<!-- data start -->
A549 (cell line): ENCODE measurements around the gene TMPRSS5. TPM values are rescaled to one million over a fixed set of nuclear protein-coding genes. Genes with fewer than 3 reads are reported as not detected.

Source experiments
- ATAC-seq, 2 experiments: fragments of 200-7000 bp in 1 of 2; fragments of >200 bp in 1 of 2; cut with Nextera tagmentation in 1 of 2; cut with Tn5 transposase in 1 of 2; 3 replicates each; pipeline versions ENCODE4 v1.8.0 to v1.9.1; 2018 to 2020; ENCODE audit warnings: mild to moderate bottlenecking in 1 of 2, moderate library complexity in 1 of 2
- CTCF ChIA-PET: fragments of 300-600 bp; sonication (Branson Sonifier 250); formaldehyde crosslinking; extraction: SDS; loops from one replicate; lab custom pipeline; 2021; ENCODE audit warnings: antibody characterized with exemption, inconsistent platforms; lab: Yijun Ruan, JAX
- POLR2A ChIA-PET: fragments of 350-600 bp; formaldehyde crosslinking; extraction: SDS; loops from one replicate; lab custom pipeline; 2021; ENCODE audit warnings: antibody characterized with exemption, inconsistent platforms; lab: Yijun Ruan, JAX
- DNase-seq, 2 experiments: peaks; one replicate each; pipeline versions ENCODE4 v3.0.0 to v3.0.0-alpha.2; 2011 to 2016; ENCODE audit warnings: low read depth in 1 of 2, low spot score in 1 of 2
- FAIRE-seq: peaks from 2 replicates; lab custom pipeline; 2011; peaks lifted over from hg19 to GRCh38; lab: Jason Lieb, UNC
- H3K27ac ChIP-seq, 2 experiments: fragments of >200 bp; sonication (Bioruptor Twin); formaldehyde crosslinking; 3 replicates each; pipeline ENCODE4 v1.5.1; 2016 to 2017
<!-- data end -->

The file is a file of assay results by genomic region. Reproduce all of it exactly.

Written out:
A549 (cell line): ENCODE measurements around the gene TMPRSS5. TPM values are rescaled to one million over a fixed set of nuclear protein-coding genes. Genes with fewer than 3 reads are reported as not detected.

Source experiments
- ATAC-seq, 2 experiments: fragments of 200-7000 bp in 1 of 2; fragments of >200 bp in 1 of 2; cut with Nextera tagmentation in 1 of 2; cut with Tn5 transposase in 1 of 2; 3 replicates each; pipeline versions ENCODE4 v1.8.0 to v1.9.1; 2018 to 2020; ENCODE audit warnings: mild to moderate bottlenecking in 1 of 2, moderate library complexity in 1 of 2
- CTCF ChIA-PET: fragments of 300-600 bp; sonication (Branson Sonifier 250); formaldehyde crosslinking; extraction: SDS; loops from one replicate; lab custom pipeline; 2021; ENCODE audit warnings: antibody characterized with exemption, inconsistent platforms; lab: Yijun Ruan, JAX
- POLR2A ChIA-PET: fragments of 350-600 bp; formaldehyde crosslinking; extraction: SDS; loops from one replicate; lab custom pipeline; 2021; ENCODE audit warnings: antibody characterized with exemption, inconsistent platforms; lab: Yijun Ruan, JAX
- DNase-seq, 2 experiments: peaks; one replicate each; pipeline versions ENCODE4 v3.0.0 to v3.0.0-alpha.2; 2011 to 2016; ENCODE audit warnings: low read depth in 1 of 2, low spot score in 1 of 2
- FAIRE-seq: peaks from 2 replicates; lab custom pipeline; 2011; peaks lifted over from hg19 to GRCh38; lab: Jason Lieb, UNC
- H3K27ac ChIP-seq, 2 experiments: fragments of >200 bp; sonication (Bioruptor Twin); formaldehyde crosslinking; 3 replicates each; pipeline ENCODE4 v1.5.1; 2016 to 2017